• VA has not yet clearly linked its process for selecting,     • None. However, the plan describes the
controlling, and evaluating information technology             mechanism VA established, in fiscal year 1997, for
investments to any specific performance measures in            making information technology investment decisions
its annual performance plan.                                   that support departmental goals and objectives--the
                                                               VA Capital Investment Board.




Page 16                                                  GAO/HEHS-99-138R VA’s Fiscal Year 2000 Performance Plan
Enclosure II
Management Challenges




GAO identified management challenge                            Applicable references in the fiscal year 2000
                                                               annual performance plan
(The IG also identified the Year 2000 computer
problem and computer security as management
challenges.)


Inspector General’s areas of concern                           Applicable references in the fiscal year 2000
                                                               annual performance plan
Health care quality management is one of the most
serious and potentially volatile challenges facing VA.
Specifically, the IG is concerned about the following:

The potential for serious errors to increase as VA             None. The plan acknowledges that ambulatory care
moves into the more rapid pace of patient care in the          settings are more fast-paced, which increases the
ambulatory care setting.                                       potential for serious errors. As a result, the plan
                                                               states that the health care quality management
                                                               program must be modified.

The caliber of leaders who are able to manage a “full          None.
service” VA operation and processes for monitoring
and tracking quality of care in the 22 Veterans
Integrated Service Networks (VISNs). VHA’s inability to
determine the role, staffing, and interactive
relationships within VHA of the Office of Medical
Inspector.
Debt prevention and collection practices are deficient         None. However, the plan identifies debt
for compensation and pension payments, education               management as a mission-critical management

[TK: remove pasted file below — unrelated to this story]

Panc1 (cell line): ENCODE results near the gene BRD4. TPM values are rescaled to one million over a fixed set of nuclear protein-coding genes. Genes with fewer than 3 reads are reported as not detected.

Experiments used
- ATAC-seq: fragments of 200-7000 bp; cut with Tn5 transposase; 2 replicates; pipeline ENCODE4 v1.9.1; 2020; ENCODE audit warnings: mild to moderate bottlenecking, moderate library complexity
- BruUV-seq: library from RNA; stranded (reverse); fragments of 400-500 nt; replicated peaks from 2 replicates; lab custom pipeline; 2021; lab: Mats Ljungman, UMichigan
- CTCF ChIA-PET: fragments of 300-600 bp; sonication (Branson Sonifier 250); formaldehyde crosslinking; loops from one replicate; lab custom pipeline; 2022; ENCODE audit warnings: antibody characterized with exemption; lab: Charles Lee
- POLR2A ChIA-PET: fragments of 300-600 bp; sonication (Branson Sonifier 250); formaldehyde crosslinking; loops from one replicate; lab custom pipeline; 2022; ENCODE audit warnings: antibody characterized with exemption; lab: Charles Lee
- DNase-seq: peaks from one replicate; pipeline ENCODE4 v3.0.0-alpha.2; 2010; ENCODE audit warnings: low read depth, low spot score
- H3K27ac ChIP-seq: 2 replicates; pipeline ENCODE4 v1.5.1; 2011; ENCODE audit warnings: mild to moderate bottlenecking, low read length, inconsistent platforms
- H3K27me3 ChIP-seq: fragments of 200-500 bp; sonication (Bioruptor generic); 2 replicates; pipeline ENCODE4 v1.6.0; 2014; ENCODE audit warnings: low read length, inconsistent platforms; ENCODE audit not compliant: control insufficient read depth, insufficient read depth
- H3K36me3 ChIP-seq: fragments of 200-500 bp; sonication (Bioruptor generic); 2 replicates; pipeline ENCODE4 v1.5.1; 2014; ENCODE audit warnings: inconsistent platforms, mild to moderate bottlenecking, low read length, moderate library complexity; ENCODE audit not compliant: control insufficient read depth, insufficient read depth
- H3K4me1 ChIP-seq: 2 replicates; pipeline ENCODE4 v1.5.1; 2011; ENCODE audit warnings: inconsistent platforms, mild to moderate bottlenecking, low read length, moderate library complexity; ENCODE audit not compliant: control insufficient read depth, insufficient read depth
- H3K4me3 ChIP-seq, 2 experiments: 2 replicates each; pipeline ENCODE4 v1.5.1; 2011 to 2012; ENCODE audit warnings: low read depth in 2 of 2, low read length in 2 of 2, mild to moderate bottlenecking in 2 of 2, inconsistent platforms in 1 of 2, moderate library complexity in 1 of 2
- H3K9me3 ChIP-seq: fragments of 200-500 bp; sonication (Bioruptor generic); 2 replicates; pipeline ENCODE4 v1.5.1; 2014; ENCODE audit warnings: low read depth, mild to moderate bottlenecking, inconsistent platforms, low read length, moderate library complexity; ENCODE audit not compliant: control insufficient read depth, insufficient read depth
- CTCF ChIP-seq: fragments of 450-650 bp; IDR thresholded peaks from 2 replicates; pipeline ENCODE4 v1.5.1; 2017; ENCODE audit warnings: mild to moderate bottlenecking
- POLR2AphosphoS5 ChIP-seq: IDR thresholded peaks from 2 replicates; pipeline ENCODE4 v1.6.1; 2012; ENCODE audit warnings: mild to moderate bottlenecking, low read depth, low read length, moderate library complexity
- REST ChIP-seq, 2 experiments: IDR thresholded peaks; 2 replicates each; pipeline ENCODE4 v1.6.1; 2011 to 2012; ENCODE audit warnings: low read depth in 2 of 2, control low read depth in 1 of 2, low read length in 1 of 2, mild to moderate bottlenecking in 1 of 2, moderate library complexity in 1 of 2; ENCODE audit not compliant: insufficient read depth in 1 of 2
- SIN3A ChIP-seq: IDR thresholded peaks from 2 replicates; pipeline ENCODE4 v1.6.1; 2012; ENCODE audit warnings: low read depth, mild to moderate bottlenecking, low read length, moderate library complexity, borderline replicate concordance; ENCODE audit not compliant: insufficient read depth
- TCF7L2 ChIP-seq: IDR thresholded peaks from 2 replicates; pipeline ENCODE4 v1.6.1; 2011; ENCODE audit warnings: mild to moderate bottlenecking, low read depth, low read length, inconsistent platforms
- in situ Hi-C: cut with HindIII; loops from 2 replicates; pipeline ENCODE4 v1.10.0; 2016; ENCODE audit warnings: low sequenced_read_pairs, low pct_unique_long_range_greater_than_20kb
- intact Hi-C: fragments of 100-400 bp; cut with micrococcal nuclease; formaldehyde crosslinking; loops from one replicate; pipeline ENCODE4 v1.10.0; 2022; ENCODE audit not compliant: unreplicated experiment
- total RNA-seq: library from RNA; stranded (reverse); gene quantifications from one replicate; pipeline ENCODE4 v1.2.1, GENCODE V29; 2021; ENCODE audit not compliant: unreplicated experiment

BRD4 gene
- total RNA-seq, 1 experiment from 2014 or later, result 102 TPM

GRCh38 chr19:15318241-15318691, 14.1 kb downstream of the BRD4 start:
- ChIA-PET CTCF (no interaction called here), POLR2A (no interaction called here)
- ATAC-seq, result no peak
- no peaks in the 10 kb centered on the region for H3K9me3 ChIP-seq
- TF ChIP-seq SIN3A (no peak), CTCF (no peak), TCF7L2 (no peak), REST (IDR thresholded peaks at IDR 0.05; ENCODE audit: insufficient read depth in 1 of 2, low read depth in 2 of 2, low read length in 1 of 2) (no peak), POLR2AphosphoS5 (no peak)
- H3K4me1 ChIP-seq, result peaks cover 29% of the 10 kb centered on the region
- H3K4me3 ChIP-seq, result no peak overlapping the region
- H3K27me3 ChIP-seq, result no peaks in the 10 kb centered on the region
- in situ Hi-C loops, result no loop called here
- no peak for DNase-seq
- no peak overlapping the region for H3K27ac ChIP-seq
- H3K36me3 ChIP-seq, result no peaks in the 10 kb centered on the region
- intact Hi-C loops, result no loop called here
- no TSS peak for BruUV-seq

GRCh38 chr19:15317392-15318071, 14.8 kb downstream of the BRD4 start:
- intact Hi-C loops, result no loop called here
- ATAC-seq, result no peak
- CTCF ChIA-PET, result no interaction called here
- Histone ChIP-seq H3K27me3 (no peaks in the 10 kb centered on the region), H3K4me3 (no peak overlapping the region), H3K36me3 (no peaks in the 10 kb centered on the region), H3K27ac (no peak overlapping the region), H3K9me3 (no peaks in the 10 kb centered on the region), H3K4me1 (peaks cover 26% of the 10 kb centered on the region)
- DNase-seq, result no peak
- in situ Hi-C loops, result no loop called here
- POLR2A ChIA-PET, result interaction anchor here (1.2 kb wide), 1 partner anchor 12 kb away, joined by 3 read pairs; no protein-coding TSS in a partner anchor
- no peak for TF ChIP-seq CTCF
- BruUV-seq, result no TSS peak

payments, and medical care cost recovery (MCCR).               problem.
The IG recommends that:

• Delinquent MCCR debts be referred to VBA for                 • The plan states that in FY 1999 VA implemented
collection.                                                    the practice of referring medical care debts that are
                                                               delinquent beyond 90 days to VA’s Debt
                                                               Management Center, which will collect debts by
                                                               offsetting payments to VA beneficiaries.

• VBA and VHA increase collaboration in the Income             • None.
Verification Match program.

• VBA improve the quality and uniformity of its debt           • None.
waiver decisions.
The timeliness and quality of medical examinations             None. However, the plan discusses various
conducted for the purposes of deciding C&P claims              initiatives now underway to improve both timeliness
need to be improved. Untimely or poor-quality                  and quality of examinations. In discussing the
examinations lead to repeat examinations, resulting in         strategy for reducing claims processing time, the
remands of appealed cases and significant processing           plan states that VA is implementing the Automated
delays.                                                        Medical Information Exchange (AMIE) II system that
                                                               will allow VBA’s regional claim processors to receive
                                                               clinical and treatment records electronically from
                                                               VHA. Staff of the Board of Veterans Appeals will
                                                               expedite answers to medical questions in appealed
                                                               cases by getting direct input from VHA, rather than




Page 17                                                  GAO/HEHS-99-138R VA’s Fiscal Year 2000 Performance Plan
Enclosure II
Management Challenges




Inspector General’s areas of concern                             Applicable references in the fiscal year 2000
                                                                 annual performance plan
                                                                 remanding cases and asking regional staff to obtain
                                                                 and forward such information to the Board. VA’s
                                                                 budget submission states that pilot testing of private
                                                                 contractor medical examinations began in May 1998
                                                                 in eight VBA regional offices. The plan also